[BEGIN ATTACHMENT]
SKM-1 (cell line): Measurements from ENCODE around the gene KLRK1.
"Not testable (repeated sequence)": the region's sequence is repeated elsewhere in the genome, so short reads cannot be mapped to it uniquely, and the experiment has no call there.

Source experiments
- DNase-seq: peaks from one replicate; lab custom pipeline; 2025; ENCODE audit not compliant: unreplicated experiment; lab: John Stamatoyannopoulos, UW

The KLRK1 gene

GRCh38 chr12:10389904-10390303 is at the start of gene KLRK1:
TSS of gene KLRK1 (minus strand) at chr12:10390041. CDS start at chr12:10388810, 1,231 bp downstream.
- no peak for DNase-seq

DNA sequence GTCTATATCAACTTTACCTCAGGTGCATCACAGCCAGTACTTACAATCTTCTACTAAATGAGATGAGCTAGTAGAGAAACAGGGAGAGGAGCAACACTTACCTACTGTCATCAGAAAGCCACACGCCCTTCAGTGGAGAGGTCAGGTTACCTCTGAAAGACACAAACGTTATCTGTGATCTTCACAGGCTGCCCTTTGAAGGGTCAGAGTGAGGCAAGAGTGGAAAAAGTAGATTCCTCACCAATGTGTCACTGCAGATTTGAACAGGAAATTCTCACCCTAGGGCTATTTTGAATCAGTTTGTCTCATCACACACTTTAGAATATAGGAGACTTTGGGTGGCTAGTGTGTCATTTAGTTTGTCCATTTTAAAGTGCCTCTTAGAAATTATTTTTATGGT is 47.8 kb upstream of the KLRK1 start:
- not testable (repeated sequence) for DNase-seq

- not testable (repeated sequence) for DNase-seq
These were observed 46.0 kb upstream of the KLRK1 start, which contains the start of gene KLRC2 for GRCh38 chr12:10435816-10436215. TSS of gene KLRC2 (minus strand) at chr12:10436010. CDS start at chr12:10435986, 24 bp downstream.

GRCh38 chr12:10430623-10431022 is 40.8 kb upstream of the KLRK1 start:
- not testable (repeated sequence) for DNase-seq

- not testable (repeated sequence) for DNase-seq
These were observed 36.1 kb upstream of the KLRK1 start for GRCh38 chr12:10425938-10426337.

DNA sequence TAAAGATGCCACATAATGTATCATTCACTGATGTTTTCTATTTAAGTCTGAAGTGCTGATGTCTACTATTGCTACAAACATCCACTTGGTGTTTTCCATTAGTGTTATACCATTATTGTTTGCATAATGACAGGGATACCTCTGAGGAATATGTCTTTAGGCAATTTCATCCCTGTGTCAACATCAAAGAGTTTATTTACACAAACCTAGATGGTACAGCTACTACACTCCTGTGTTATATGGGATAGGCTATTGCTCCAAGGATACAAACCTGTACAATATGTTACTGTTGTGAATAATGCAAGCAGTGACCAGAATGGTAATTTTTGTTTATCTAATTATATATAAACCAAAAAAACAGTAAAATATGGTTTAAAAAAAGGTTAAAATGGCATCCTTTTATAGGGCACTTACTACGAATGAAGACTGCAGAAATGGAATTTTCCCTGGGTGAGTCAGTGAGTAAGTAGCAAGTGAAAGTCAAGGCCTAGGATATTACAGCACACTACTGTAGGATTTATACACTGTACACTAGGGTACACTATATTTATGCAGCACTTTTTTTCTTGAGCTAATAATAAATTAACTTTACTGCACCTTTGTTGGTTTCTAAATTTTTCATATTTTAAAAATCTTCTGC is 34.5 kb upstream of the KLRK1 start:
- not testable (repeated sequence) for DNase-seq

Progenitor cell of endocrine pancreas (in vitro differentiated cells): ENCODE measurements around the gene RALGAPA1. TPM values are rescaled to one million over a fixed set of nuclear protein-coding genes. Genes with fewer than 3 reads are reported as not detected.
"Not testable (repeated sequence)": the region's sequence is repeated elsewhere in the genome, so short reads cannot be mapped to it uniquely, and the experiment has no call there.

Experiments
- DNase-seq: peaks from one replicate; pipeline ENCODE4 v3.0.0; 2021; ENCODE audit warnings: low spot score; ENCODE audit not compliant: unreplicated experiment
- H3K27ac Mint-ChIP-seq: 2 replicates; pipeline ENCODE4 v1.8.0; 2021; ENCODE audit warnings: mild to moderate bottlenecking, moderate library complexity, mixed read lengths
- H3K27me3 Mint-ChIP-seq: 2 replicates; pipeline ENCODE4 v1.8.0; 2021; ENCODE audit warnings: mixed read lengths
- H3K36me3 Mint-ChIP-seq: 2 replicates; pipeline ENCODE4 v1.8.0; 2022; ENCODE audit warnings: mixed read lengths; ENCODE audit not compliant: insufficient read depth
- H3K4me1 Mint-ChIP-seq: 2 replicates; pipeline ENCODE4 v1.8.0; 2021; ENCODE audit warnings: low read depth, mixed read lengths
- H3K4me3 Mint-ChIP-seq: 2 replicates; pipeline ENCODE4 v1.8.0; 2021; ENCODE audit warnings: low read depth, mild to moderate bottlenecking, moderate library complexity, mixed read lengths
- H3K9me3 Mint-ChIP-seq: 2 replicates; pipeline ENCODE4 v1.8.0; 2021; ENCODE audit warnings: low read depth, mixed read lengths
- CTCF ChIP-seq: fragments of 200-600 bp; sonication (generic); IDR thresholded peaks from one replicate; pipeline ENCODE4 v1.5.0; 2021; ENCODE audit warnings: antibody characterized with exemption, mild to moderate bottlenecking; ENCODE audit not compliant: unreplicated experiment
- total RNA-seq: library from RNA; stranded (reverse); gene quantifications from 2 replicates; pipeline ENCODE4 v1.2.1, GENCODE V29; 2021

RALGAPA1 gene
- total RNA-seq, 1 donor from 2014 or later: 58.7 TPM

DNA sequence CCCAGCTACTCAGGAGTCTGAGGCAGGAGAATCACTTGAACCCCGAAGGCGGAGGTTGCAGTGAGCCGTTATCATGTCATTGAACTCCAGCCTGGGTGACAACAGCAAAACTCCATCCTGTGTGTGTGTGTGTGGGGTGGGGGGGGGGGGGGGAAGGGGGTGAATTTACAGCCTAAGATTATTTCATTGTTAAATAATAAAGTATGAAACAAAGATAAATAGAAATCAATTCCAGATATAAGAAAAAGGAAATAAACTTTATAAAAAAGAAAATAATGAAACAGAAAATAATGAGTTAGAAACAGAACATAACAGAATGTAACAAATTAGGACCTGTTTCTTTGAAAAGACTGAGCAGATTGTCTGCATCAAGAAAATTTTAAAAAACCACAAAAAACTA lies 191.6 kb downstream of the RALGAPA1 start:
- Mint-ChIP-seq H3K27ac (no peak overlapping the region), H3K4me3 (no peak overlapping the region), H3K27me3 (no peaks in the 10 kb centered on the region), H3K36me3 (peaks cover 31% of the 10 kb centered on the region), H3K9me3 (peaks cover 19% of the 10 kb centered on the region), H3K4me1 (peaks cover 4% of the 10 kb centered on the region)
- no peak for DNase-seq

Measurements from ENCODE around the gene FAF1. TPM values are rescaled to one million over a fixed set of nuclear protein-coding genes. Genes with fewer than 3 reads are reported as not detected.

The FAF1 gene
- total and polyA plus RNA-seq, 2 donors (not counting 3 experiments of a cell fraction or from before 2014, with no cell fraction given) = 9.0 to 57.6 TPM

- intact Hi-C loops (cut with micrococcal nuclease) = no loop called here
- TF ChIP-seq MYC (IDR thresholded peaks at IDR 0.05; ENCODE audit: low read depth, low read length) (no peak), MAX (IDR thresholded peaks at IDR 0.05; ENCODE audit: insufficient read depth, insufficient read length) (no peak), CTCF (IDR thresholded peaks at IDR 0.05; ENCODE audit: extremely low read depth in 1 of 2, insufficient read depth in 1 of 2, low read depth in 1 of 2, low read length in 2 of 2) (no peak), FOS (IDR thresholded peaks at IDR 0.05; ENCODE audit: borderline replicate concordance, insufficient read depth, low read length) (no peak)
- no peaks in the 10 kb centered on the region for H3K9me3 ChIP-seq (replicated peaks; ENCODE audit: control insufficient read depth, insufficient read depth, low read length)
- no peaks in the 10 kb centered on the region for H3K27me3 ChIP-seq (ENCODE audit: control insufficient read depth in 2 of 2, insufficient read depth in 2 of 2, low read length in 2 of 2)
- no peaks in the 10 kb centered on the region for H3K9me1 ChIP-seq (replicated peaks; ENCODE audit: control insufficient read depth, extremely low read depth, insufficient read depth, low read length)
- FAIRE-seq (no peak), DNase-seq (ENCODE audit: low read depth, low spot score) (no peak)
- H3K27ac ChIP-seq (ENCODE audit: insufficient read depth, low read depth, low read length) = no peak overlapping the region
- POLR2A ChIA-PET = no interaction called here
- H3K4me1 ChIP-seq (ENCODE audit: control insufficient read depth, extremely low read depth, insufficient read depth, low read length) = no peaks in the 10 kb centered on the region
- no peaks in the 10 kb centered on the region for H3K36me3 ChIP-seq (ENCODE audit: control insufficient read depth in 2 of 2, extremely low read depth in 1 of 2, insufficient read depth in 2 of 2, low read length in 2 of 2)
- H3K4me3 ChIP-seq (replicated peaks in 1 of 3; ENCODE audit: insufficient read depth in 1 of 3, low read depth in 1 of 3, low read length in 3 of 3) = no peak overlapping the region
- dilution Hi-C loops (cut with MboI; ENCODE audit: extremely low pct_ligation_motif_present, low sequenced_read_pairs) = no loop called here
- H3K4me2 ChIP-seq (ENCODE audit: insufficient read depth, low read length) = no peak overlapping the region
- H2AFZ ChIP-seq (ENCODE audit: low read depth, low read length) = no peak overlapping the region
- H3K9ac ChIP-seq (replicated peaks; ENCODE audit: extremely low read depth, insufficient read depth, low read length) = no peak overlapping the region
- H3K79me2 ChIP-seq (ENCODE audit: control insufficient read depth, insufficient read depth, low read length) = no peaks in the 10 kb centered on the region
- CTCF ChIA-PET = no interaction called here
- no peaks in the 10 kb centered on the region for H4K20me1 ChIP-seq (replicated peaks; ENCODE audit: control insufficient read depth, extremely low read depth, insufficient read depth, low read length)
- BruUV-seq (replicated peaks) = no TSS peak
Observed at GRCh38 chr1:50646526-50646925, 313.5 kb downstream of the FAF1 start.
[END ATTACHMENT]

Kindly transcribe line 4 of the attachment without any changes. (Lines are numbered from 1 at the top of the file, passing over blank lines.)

- DNase-seq: peaks from one replicate; lab custom pipeline; 2025; ENCODE audit not compliant: unreplicated experiment; lab: John Stamatoyannopoulos, UW